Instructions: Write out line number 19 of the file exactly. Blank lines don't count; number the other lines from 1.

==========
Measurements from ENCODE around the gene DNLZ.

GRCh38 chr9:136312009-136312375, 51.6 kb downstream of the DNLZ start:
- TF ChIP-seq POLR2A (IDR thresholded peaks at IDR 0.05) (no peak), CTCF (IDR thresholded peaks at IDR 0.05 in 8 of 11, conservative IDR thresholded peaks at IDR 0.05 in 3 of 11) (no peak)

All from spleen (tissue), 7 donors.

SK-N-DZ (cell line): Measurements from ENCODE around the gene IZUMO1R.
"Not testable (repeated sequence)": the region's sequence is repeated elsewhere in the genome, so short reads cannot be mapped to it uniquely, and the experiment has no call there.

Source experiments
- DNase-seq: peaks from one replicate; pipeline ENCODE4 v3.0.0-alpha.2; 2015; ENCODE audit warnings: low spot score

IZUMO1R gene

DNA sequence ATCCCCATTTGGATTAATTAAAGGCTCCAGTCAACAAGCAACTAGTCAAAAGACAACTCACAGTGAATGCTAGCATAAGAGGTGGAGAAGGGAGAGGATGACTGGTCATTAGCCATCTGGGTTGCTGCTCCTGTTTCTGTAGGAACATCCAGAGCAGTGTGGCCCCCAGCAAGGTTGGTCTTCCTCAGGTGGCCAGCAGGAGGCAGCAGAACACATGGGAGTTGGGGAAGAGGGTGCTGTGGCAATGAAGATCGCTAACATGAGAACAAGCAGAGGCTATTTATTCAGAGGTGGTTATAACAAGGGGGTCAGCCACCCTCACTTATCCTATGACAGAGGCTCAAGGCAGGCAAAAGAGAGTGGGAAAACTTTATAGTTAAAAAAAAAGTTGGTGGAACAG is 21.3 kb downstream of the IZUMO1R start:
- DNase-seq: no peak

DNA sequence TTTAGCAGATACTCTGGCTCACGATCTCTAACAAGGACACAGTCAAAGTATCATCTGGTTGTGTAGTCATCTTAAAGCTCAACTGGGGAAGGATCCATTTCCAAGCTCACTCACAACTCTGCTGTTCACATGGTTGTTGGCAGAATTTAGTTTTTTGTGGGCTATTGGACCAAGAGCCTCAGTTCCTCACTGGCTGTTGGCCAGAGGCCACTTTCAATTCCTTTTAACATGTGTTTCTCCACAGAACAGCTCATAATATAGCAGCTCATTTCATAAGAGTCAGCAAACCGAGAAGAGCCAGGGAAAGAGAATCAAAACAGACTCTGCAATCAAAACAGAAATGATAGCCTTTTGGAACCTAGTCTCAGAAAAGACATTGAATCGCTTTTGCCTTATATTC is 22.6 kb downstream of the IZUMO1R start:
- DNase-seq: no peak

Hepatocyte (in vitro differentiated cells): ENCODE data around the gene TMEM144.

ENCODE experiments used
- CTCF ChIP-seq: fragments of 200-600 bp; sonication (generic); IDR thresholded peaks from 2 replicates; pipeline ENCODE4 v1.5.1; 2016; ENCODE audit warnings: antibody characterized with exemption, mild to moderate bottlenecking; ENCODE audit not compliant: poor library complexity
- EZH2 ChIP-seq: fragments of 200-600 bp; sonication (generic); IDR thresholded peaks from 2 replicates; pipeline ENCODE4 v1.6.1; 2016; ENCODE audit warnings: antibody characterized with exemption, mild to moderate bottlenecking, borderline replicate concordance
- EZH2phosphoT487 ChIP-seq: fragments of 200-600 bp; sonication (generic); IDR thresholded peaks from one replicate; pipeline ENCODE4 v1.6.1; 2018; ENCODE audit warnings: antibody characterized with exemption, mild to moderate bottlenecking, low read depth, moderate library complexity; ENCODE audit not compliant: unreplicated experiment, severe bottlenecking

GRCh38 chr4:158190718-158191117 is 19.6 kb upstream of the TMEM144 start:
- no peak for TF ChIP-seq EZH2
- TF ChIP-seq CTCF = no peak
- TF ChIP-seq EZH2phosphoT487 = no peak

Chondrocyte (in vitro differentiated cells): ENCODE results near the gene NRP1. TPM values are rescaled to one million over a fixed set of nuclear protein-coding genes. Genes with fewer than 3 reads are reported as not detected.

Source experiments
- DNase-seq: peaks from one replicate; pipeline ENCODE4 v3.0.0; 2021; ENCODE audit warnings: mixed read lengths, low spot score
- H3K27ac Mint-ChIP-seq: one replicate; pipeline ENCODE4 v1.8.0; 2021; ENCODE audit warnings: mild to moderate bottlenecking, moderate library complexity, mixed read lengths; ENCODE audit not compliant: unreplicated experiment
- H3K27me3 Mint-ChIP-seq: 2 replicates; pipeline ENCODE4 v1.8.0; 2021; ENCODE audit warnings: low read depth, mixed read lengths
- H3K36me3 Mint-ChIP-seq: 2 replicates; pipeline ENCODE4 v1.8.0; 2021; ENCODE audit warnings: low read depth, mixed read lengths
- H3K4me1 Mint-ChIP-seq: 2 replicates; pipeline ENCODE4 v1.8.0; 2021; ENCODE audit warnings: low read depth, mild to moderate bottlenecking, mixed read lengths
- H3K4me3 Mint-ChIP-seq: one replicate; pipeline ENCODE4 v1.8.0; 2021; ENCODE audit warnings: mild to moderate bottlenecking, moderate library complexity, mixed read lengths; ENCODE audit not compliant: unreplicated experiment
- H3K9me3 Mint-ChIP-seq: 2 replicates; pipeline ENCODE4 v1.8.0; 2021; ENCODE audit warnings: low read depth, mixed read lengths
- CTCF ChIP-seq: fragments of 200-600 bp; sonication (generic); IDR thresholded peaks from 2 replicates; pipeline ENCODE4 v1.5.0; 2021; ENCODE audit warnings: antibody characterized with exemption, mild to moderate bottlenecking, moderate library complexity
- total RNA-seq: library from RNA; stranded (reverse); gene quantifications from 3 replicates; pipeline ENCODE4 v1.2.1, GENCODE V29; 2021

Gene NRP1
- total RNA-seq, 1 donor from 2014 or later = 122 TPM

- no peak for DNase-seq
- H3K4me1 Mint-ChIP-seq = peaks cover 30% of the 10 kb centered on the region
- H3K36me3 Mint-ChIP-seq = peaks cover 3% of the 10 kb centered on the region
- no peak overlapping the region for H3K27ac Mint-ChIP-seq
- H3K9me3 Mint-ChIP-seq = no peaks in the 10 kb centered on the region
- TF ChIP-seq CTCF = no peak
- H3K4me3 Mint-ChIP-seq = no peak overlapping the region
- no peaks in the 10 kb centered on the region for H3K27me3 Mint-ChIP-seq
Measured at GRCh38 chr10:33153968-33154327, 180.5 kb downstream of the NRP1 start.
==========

GRCh38 chr4:158190718-158191117 is 19.6 kb upstream of the TMEM144 start: